Losing the Light

A Novel

Losing the Light

One of Redbook's Best Books of 2016

"A heady cocktail of nostalgia, a seductive Frenchman, a passionate love triangle, and a mysterious disappearance." —The Seattle Times

A smart, obsessive debut novel about a young woman studying abroad who becomes caught up in a seductive French world—and a complex web of love and lust.

When thirty-year-old Brooke Thompson unexpectedly runs into a man from her past, she’s plunged headlong into memories she’s long tried to forget about the year she spent in France following a disastrous affair with a professor.

As a newly arrived exchange student in the picturesque city of Nantes, young Brooke develops a deep and complicated friendship with Sophie, a fellow American and stunning blonde, whose golden girl façade hides a precarious emotional fragility. Sophie and Brooke soon become inseparable and find themselves intoxicated by their new surroundings—and each other.

But their lives are forever changed when they meet a sly, stylish French student, Veronique, and her impossibly sexy older cousin, Alex. The cousins draw Sophie and Brooke into an irresistible world of art, money, decadence, and ultimately, a disastrous love triangle that consumes them both. And of the two of them, only one will make it home.
  • Washington Square Press | 
  • 336 pages | 
  • ISBN 9781501109423 | 
  • February 2016
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Reading Group Guide

This reading group guide for Losing the Light includes discussion questions and ideas for enhancing your book club. The suggested questions are intended to help your reading group find new and interesting angles and topics for your discussion. We hope that these ideas will enrich your conversation and increase your enjoyment of the book.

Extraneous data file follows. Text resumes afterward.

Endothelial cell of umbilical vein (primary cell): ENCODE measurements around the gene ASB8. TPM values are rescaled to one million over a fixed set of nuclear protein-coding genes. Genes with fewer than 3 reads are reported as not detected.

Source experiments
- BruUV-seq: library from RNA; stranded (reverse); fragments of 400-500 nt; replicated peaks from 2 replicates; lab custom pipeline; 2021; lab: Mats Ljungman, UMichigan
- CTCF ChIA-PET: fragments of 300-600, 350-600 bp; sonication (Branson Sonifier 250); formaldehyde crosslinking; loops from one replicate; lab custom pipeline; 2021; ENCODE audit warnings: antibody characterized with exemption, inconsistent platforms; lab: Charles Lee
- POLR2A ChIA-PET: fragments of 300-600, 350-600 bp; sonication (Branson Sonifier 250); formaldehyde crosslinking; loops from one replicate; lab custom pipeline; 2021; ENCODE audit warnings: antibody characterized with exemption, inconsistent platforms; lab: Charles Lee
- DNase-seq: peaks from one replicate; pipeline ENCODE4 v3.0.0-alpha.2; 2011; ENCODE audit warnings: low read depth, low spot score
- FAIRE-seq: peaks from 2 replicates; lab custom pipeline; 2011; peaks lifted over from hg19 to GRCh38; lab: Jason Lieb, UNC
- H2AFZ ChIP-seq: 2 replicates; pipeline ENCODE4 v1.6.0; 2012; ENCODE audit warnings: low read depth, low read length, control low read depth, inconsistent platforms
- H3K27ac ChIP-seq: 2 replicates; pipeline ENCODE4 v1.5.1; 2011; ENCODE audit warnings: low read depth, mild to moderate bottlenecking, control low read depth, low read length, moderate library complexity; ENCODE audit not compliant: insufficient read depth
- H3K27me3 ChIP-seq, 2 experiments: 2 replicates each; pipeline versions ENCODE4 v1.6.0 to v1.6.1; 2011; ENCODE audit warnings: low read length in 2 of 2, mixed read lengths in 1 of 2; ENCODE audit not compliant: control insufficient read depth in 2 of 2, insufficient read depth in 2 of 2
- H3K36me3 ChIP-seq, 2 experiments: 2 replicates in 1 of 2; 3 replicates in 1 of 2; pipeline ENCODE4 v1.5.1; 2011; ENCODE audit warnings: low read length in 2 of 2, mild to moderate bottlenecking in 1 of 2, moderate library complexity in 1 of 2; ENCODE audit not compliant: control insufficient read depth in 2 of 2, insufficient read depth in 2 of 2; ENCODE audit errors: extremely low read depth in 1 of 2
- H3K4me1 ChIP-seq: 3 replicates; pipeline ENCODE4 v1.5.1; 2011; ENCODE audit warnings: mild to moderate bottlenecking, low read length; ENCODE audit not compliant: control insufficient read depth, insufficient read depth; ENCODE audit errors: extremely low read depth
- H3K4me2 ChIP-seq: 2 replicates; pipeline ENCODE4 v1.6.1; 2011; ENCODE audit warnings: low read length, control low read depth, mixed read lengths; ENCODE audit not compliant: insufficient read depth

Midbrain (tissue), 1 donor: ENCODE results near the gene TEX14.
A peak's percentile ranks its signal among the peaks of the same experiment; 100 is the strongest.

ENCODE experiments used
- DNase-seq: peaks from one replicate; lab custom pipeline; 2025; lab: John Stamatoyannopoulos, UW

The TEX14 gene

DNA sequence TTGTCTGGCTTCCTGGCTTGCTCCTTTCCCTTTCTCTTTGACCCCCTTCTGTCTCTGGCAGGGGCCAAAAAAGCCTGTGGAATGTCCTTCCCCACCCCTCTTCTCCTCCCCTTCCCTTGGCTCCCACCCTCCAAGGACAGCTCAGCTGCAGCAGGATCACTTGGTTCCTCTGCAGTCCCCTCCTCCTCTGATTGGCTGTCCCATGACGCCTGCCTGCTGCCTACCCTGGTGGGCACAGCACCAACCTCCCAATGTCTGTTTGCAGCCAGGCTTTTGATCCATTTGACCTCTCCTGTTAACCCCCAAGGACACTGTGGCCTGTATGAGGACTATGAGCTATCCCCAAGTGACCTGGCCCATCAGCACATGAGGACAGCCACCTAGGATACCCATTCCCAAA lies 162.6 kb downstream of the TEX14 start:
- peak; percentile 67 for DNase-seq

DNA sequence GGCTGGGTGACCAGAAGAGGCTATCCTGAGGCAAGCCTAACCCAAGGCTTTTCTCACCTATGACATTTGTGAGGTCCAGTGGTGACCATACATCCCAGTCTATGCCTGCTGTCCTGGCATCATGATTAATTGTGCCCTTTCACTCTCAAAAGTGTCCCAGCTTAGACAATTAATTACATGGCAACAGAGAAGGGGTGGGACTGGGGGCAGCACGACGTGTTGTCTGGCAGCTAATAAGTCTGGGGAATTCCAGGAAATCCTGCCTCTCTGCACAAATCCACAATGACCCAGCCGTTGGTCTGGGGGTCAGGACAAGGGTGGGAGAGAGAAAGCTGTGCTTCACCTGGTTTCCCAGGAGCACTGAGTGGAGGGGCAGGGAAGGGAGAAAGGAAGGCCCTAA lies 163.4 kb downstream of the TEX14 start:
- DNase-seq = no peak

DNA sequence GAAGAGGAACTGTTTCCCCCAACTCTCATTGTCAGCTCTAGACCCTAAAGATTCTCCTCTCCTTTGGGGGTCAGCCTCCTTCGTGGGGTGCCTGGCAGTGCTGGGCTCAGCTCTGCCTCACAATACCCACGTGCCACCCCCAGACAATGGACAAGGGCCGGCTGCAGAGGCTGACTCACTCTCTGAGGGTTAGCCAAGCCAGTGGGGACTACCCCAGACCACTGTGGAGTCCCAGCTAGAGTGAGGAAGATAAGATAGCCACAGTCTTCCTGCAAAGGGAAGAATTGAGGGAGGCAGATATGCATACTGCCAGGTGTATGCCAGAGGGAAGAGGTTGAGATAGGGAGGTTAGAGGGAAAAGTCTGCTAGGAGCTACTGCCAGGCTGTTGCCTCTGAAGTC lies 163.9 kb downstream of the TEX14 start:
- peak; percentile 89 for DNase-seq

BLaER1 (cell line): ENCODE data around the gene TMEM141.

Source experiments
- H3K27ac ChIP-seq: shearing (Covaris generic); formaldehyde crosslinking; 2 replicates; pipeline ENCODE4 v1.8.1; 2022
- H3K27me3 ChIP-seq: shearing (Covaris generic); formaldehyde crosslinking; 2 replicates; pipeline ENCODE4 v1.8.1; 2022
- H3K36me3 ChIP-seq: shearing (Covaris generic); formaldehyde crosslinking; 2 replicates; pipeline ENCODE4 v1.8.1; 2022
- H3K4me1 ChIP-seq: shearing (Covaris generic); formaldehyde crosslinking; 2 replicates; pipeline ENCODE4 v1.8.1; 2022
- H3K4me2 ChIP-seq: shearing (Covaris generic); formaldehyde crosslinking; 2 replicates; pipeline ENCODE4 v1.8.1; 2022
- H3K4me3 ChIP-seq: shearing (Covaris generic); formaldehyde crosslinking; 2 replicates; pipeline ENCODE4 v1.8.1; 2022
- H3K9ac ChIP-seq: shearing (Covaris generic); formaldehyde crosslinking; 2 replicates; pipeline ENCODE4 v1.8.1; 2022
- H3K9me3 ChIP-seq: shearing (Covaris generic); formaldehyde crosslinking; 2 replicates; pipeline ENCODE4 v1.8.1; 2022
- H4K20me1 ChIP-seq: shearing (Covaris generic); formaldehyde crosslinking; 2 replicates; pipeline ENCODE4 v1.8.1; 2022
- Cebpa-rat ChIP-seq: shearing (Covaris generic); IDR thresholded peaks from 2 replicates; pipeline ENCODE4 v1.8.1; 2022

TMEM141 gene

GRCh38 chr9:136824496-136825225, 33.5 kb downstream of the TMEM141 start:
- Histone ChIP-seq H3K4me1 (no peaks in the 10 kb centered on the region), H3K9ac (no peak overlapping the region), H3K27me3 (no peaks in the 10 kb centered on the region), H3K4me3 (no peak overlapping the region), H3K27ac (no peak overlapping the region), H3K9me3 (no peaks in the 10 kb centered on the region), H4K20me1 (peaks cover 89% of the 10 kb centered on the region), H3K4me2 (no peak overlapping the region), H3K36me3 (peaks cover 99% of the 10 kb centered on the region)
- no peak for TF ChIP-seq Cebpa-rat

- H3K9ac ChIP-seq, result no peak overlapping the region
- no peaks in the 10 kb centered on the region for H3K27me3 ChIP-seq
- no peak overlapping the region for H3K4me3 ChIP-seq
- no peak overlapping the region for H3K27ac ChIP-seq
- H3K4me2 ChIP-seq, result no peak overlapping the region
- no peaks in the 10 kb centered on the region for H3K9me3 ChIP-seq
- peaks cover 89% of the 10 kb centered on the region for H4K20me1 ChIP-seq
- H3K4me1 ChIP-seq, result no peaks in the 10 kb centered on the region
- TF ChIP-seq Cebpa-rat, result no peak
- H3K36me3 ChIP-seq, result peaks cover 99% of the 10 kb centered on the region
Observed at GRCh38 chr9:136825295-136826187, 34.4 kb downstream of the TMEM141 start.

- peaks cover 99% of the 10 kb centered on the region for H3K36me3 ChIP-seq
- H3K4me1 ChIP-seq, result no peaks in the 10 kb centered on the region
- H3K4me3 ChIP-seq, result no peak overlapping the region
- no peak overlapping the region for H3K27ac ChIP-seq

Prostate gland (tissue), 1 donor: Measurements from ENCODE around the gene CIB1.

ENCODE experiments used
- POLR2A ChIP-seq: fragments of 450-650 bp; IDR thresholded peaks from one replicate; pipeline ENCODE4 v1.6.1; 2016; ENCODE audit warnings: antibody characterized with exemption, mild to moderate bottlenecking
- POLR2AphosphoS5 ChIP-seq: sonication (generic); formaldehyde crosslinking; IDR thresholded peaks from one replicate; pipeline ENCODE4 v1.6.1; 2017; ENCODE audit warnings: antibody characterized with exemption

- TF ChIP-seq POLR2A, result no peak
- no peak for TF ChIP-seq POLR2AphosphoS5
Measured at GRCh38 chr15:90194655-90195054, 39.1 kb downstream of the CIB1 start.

Topics & Questions for Discussion

1. “I’m more than willing to take an anthropological stance on the beautiful people.” (Pg. 3-4) Early in the novel, Brooke positions herself as an “anthropologist” among attractive people—a neutral observer. Do you agree with Brooke’s self-description? Why or why not?

2. One of the major themes throughout Losing the Light is the notion of belonging. What does it mean to belong? Using examples from the novel, discuss whether it seems like people naturally “belong” (in a certain crowd, country, lifestyle, etc.) or whether belonging is a matter of confidence or is somehow otherwise fostered. What are some moments in the book when Brooke feels she does or doesn’t belong?

3. Alex has a critical impression of the wealthy, glamorous people who surround him, and yet Brooke notes both in France and in New York that he is, in essence, one of them. Why do you think he regards his peers this way? In what ways do his views parallel or differ from Brooke’s opinions of rich, fashi see more

About the Author

Andrea Dunlop
Photograph by Andre Belmont

Andrea Dunlop

Andrea Dunlop lives in her hometown of Seattle, Washington, where she works as the social media and marketing director of Girl Friday Productions. Losing the Light is her first novel.